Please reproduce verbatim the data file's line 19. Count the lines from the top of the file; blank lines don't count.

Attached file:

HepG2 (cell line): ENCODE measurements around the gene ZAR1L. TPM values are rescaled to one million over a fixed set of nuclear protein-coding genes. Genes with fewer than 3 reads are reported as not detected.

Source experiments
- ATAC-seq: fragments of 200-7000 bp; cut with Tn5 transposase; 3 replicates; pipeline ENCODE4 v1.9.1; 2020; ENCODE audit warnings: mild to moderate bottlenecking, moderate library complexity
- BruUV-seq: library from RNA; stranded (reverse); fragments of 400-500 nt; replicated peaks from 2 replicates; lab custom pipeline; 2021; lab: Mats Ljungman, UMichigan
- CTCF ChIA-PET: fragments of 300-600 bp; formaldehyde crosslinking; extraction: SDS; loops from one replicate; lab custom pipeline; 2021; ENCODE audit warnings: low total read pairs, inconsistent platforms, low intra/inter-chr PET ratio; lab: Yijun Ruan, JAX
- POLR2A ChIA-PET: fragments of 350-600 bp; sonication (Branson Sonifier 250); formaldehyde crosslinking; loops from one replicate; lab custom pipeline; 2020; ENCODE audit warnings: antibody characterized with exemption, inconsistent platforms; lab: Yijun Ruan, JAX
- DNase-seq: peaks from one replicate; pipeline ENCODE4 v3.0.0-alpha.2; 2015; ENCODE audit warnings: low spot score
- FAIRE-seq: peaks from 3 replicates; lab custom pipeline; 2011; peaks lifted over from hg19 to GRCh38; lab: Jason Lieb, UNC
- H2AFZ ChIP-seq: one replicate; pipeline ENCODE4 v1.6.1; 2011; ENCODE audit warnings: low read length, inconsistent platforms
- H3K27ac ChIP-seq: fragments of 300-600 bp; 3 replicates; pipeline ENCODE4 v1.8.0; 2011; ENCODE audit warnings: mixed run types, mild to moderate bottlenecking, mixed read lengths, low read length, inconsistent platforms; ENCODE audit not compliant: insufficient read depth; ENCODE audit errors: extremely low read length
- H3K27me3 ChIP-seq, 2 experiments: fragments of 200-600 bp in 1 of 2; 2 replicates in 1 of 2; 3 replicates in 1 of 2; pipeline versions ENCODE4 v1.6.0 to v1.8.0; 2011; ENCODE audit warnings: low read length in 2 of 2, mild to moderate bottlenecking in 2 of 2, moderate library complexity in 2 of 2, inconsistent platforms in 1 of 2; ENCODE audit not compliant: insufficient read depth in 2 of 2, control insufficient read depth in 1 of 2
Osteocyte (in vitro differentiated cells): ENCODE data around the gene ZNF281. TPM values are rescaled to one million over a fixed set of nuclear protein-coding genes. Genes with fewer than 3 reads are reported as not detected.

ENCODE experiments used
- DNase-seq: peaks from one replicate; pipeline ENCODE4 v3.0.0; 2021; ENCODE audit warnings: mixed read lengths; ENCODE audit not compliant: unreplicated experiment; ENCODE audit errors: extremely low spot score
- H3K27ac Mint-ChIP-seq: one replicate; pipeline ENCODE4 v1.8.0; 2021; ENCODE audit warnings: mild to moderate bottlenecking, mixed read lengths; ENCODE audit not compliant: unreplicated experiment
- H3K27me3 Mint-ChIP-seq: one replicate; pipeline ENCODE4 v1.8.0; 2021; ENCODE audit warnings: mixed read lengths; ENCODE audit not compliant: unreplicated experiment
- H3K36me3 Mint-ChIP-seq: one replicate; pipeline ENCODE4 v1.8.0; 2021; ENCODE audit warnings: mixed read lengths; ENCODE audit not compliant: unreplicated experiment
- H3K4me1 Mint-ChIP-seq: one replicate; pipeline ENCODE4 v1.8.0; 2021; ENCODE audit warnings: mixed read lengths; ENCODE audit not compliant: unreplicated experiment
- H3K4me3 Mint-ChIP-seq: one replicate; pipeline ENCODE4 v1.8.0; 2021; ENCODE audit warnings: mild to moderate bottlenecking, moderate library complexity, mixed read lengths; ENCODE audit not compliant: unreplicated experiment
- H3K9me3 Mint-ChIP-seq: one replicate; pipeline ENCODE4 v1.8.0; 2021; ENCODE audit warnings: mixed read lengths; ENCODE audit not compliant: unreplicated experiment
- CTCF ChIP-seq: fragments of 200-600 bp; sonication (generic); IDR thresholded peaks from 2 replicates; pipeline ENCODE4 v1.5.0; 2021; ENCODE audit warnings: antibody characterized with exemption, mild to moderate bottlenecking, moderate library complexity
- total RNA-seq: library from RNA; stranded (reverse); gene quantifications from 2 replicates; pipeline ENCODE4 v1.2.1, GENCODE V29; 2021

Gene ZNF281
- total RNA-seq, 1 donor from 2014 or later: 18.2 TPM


- H3K4me3 Mint-ChIP-seq: one replicate; pipeline ENCODE4 v1.8.0; 2021; ENCODE audit warnings: mild to moderate bottlenecking, moderate library complexity, mixed read lengths; ENCODE audit not compliant: unreplicated experiment